UPDATE ON DECISIONS: Councillors voted unanimously to reject the Egan Street application last night. (Davey was absent and Taylor has resigned). The Snowden Avenue application was another rejection! Both will undoubtedly end up at VCAT and we envisage permits for both.

Once again we have two applications up for decision where the officer recommendations appear to have no correlation with the current planning scheme. The applications are:

  • 8 Egan Street, Carnegie for an 8 storey mixed use development containing 84 apartments of 40 one bedroom. 38 two bedroom and 6 one bedroom plus study. Parking shortfall is 8 spaces. A permit is recommended.
  • 57 Snowden Avenue, Caulfield for a two storey building containing 4 dwellings of three bedrooms each in a Neighbourhood Residential Zone (NRZ). The site is 857 square metres. Officer recommendation is a refusal of permit.

The first application received one objection whilst the Snowden Avenue one had 12 objections.

What is staggering about the officer recommendations plus the overall assessment of these two applications is the inconsistency, plus the complete disavowal of council’s planning scheme.


The site has a long history of applications. Initially there was a 16 storey attempt which both council and VCAT refused. This current application is an amendment to what was originally a 12 storey plan and as a result of the interim height amendment of August 2018, the developer has opted for an 8 storey version. In this instance the introduction of the DDO has resulted in a reduction of height. That’s a positive outcome. What is not so ‘positive’ is the evaluation by the planning department of this current attempt and the explicit acknowledgement how council has stuffed up in the past.

An important element in the decision is the interpretation of ‘community benefit’. Council admits that currently there is no clear definition or criteria to adjudicate on what ‘community benefit’ means. This does not stop the report however from claiming that pedestrian access from Egan Street to the rear of 1062-1064 Dandenong Road  equates to ‘community benefit’!!!!!! This is further endorsed with the following  –

The proposal also contains a diverse mix of housing, as one (some with study’s) and two bedroom dwellings with various layouts and sizes are proposed. While this, in the context of community benefit is low, it does add to the broader community benefit that is achieved through the securing of a publicly accessible laneway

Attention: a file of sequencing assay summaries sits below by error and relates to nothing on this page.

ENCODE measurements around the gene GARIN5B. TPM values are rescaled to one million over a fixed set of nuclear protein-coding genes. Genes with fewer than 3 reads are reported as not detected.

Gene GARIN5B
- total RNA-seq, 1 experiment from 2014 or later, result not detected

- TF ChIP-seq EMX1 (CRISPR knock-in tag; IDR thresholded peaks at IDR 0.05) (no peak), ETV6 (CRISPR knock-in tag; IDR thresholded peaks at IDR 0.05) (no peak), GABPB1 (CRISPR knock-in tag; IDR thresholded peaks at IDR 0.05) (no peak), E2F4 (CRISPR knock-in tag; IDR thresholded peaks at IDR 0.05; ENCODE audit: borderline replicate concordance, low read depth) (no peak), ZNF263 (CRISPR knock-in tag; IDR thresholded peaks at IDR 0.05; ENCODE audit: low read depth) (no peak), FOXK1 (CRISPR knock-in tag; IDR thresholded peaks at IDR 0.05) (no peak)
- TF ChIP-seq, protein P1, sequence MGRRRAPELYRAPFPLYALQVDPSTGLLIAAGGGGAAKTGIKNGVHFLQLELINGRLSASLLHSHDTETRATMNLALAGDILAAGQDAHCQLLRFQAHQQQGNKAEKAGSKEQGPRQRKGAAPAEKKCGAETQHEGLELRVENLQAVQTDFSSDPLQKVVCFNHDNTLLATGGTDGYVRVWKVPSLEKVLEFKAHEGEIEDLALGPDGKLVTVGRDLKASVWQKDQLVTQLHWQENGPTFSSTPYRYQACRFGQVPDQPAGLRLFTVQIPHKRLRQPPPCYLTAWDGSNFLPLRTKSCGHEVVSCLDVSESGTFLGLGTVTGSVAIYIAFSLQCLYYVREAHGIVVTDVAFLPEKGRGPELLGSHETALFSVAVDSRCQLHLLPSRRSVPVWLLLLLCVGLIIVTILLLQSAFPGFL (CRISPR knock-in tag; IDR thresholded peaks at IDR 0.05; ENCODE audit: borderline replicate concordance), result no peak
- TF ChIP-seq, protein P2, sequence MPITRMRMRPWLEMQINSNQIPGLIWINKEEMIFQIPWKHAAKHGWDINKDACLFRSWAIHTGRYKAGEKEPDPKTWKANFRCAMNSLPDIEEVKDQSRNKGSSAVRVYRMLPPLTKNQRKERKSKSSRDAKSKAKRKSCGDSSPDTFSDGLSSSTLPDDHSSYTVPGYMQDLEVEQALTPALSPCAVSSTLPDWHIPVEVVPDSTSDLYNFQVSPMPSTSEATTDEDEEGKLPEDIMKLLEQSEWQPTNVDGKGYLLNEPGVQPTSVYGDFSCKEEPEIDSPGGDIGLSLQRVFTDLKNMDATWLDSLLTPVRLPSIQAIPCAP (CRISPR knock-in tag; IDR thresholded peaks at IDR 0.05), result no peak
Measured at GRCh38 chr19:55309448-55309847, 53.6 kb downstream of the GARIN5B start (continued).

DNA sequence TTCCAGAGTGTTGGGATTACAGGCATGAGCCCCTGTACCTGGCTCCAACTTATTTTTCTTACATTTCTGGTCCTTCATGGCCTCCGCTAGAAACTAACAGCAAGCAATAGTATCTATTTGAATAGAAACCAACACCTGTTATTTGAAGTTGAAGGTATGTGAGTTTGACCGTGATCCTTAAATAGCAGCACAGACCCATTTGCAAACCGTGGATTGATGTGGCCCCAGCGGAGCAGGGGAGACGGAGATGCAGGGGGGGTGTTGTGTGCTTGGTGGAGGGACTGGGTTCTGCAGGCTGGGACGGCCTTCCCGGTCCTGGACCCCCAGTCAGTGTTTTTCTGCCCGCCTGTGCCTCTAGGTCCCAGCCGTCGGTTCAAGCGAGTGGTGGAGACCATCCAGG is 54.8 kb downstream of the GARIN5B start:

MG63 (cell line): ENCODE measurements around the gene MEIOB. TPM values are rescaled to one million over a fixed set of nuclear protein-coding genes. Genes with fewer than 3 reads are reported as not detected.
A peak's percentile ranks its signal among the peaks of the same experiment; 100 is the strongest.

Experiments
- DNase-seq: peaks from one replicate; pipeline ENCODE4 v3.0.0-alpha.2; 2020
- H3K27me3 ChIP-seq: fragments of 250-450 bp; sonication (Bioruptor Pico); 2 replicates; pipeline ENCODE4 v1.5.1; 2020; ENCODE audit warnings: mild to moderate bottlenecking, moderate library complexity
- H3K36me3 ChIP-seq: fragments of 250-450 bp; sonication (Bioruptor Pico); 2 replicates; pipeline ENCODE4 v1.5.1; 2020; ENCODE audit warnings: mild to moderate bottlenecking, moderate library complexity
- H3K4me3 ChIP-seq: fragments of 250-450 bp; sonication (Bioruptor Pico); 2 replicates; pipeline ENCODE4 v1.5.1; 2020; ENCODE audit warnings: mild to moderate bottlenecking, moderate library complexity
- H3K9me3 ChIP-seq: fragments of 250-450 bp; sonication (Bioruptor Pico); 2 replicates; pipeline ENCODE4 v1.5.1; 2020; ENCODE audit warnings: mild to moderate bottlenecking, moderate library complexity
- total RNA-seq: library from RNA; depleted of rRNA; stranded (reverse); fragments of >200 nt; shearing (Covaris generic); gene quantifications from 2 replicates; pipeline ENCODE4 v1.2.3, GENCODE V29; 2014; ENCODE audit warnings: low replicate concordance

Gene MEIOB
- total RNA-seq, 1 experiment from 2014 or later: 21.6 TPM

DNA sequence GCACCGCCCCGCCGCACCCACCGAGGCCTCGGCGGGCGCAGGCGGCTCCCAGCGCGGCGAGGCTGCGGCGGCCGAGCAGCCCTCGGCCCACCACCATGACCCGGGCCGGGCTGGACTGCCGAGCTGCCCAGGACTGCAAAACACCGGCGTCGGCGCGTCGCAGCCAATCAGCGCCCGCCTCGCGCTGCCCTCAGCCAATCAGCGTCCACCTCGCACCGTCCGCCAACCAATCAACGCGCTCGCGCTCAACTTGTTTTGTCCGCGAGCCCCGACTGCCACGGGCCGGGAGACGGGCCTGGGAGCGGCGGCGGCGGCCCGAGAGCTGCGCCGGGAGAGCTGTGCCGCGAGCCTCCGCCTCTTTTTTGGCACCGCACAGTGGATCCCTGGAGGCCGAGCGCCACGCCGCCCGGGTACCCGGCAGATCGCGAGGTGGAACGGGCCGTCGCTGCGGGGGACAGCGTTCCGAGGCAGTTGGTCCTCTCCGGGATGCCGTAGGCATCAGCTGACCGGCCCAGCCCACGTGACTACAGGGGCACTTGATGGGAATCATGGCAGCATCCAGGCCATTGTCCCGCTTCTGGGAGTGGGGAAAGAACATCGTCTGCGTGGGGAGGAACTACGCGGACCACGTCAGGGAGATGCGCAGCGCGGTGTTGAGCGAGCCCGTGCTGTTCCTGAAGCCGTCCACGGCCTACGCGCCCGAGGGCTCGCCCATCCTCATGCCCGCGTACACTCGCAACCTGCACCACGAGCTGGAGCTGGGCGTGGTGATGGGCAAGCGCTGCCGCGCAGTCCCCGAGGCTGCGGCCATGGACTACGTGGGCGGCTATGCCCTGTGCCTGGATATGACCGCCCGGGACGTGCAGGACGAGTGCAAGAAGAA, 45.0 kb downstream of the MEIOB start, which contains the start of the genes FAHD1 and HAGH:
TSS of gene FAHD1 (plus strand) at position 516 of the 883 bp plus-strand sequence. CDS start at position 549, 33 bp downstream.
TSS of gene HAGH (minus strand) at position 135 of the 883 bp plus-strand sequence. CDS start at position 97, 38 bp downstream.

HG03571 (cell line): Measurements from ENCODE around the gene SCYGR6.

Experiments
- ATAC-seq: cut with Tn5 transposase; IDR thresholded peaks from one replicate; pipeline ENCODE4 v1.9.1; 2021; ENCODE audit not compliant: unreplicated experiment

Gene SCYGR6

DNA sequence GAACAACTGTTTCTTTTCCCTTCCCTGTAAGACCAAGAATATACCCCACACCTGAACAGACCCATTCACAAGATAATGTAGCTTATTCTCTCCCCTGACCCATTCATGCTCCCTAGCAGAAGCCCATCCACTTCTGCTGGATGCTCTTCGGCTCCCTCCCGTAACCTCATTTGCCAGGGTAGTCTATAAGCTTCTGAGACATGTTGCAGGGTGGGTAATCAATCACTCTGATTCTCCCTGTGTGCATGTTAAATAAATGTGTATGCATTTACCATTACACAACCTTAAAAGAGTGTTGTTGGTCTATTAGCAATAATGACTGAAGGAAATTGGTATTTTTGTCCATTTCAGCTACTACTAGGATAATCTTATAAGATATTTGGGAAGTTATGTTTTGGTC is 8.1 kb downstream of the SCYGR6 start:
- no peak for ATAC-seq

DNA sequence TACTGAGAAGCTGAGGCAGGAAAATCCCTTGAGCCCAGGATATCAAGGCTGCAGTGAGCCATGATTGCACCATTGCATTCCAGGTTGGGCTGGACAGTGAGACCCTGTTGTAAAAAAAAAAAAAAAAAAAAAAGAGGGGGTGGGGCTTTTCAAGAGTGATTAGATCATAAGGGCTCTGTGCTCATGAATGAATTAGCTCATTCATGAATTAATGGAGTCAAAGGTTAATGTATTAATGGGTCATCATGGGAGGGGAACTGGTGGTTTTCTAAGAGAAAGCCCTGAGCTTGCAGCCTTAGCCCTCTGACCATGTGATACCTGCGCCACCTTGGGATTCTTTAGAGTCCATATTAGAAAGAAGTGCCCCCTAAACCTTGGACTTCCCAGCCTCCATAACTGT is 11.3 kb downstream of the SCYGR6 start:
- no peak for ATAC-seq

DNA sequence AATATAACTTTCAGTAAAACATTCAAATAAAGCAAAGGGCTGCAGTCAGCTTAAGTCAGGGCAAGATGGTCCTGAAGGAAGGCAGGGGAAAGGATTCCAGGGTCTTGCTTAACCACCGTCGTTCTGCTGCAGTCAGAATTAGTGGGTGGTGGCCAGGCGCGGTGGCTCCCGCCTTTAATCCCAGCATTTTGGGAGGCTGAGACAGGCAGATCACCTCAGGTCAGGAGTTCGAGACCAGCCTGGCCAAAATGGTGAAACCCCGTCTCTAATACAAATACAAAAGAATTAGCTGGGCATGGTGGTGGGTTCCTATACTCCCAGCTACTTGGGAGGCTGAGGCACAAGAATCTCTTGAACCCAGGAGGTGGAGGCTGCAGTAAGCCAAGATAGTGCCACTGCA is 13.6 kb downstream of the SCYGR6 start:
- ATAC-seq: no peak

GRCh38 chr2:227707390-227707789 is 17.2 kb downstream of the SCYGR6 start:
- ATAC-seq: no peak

Thus, housing diversity is satisfied by a 8 storey building containing primarily single and two bedroom apartments! That is seen as a ‘community benefit’!

We then have the biggest backflip of all time when it comes to overshadowing of public open space. Council admits that the degree of overshadowing is excessive and inappropriate’, but this is okay since the language of the amendment is so poorly constructed  –

When considering the wording of the DDO control being to minimise overshadowing impacts on existing and future open spaces … , it is considered that the Urban Design advice in this instance goes beyond what the control seeks to achieve. In this respect, Council must be satisfied that the proposal has minimised overshadowing impacts. It is considered that the extent of shadow is limited to the northern section of the park directly opposite the site. The shadow largely avoids the walking and cycling path and the building’s side setback will also provide filtered light through to the open space when shadow is cast by the building. Overall, the proposal is considered to have minimised the impact of overshadowing onto this new park. 

There are plenty of other issues with this application that have basically been ignored in the report, or failed to be addressed with clear and irrefutable ‘evidence’. In the end, a narrow laneway becomes a ‘community benefit’ and dubious employment potential another benefit. Overshadowing is okay because the authors of the amendment got it so wrong!


This application well and truly meets all requirements of the planning scheme in terms of height, site coverage, permeability, garden area, setbacks etc. Yet it is refused on the most tenuous and ‘subjective’ reasons. The major reason for the refusal is that the application is for an ‘apartment’ style building in the NRZ, rather than detached housing/townhouses. The hypocrisy of such a stance is unbelievable given that:

  • Council is now proposing to allow 3 storey townhouses/apartments in NRZ areas as per its latest structure planning proposals
  • Council has already granted permits for apartment style buildings in its NRZ – ie Hudson Street (below)

The planning scheme verbage has not changed in the intervening period. Why this current application which meets all criteria is refused when council previously issued a permit for exactly the same kind of structure is bewildering to say the least. Does the answer lie in the number of objections perhaps?

The greatest blooper in this officer’s report however is the questioning of why the applicant chose to provide on site car parking that goes beyond what is required!

It is unclear as to why a total of 10 resident spaces are proposed along with an additional visitor space (total – 11 spaces) have been proposed for a 4-dwelling development which would generate a requirement of 8 spaces.

We are not endorsing the granting of a permit. What we are questioning is the consistency and validity of council’s decision making and the ‘influences’ that might be at work. When the planning scheme is ignored then planning is indeed in an almighty mess. That is Glen Eira!